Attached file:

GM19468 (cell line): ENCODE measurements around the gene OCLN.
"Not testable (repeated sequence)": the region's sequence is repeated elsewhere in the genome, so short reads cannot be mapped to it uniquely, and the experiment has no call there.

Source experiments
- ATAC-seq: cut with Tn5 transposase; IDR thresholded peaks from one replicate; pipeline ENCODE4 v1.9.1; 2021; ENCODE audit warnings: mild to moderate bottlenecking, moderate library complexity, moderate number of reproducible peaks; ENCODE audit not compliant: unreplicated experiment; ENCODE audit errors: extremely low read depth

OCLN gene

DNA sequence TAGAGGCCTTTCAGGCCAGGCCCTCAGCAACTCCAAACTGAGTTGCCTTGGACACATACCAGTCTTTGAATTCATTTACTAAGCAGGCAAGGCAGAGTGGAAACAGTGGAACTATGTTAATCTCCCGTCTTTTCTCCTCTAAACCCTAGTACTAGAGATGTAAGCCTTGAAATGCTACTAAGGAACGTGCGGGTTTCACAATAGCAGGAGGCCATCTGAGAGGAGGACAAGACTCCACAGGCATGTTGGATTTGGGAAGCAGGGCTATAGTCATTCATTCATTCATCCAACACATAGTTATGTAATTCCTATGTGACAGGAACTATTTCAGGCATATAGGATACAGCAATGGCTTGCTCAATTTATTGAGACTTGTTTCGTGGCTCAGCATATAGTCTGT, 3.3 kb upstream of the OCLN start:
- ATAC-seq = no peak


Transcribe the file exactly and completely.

GM19468 (cell line): ENCODE measurements around the gene OCLN.
"Not testable (repeated sequence)": the region's sequence is repeated elsewhere in the genome, so short reads cannot be mapped to it uniquely, and the experiment has no call there.

Source experiments
- ATAC-seq: cut with Tn5 transposase; IDR thresholded peaks from one replicate; pipeline ENCODE4 v1.9.1; 2021; ENCODE audit warnings: mild to moderate bottlenecking, moderate library complexity, moderate number of reproducible peaks; ENCODE audit not compliant: unreplicated experiment; ENCODE audit errors: extremely low read depth

OCLN gene

DNA sequence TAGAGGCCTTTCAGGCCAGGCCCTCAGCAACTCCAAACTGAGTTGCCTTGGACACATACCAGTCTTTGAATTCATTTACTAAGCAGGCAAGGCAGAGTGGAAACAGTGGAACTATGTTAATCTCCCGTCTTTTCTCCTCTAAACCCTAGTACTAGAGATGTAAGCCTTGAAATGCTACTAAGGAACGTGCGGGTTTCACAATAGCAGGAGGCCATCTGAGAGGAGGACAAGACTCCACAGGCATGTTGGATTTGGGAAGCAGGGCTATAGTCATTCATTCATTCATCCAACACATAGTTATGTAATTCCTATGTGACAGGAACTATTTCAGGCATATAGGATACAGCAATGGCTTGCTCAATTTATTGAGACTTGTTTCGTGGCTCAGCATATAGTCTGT, 3.3 kb upstream of the OCLN start:
- ATAC-seq = no peak